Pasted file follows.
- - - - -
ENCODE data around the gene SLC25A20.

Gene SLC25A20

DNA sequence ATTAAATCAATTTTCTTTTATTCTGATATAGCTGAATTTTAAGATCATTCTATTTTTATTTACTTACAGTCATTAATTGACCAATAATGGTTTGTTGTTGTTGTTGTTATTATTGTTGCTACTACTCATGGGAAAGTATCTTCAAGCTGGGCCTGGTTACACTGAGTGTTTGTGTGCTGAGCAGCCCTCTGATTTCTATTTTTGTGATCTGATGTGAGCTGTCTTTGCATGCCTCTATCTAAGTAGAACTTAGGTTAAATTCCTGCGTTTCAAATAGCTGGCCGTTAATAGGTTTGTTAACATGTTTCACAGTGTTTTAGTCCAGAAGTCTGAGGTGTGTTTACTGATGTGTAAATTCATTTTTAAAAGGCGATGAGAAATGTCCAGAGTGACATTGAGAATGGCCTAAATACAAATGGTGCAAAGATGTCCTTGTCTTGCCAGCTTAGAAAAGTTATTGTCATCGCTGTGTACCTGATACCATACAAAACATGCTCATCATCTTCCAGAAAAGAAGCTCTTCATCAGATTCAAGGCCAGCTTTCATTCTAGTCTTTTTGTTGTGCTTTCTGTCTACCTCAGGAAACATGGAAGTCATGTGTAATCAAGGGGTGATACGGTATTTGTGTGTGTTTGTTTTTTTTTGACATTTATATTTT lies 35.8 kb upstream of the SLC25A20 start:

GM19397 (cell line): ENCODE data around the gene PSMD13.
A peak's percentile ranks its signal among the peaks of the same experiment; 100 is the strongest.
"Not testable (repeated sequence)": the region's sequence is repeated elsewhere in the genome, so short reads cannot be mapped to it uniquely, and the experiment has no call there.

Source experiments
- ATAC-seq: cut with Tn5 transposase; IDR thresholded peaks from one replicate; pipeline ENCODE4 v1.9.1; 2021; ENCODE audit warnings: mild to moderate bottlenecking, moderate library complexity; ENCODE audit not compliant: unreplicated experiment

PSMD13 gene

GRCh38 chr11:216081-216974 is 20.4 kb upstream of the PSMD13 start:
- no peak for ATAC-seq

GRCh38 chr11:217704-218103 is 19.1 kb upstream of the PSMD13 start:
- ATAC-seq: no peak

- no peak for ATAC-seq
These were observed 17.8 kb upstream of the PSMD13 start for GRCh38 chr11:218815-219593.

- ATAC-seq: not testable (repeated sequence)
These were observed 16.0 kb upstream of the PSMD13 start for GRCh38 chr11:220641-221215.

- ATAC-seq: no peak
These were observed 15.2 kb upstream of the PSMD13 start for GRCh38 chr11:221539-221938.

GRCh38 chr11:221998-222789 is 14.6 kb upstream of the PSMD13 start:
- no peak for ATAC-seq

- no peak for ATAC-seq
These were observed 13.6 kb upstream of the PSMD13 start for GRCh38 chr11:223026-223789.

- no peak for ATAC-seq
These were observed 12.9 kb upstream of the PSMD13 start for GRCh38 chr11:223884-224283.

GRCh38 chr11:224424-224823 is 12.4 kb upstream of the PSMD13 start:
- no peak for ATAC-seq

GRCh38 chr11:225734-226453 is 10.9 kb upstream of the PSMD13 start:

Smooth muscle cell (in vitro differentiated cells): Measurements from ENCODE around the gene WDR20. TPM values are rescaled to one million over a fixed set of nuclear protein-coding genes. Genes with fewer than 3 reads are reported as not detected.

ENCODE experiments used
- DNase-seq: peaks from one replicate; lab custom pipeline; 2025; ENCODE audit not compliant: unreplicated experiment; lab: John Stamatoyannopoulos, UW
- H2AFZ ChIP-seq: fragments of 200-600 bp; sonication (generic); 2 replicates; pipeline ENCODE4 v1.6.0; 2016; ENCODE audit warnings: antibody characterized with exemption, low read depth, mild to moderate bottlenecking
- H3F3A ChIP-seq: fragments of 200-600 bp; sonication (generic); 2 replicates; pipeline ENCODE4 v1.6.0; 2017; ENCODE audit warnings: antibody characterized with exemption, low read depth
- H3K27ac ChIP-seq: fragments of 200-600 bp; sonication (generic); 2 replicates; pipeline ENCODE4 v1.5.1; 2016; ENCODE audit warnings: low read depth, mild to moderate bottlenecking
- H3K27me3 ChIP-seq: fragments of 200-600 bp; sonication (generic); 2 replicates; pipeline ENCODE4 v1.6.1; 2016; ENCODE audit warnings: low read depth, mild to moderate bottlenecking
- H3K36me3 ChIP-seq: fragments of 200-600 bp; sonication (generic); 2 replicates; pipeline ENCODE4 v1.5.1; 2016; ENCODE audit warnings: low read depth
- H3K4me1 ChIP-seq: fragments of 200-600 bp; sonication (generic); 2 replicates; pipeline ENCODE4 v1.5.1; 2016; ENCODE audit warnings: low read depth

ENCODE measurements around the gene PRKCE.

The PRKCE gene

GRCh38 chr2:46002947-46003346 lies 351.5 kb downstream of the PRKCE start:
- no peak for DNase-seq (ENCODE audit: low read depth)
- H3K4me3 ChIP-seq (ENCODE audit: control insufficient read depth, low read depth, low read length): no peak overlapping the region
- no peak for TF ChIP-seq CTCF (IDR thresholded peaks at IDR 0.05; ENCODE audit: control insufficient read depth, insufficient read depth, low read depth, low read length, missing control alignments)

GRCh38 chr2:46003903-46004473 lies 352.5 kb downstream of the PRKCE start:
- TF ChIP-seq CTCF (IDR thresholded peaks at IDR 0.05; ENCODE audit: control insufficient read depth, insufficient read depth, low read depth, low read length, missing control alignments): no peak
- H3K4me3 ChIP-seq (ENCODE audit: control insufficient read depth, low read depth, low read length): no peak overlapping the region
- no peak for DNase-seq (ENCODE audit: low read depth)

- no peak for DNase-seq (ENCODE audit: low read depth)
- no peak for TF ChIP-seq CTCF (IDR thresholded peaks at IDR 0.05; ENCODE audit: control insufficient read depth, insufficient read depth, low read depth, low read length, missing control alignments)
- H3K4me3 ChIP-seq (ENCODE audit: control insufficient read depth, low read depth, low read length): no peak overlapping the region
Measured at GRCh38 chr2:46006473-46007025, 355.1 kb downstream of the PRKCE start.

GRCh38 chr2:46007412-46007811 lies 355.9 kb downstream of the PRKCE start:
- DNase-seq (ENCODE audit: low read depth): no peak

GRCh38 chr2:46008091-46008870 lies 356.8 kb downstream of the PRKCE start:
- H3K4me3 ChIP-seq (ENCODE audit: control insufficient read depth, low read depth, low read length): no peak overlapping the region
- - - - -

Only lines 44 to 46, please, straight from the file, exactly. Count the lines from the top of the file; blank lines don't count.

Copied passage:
GRCh38 chr2:46003903-46004473 lies 352.5 kb downstream of the PRKCE start:
- TF ChIP-seq CTCF (IDR thresholded peaks at IDR 0.05; ENCODE audit: control insufficient read depth, insufficient read depth, low read depth, low read length, missing control alignments): no peak
- H3K4me3 ChIP-seq (ENCODE audit: control insufficient read depth, low read depth, low read length): no peak overlapping the region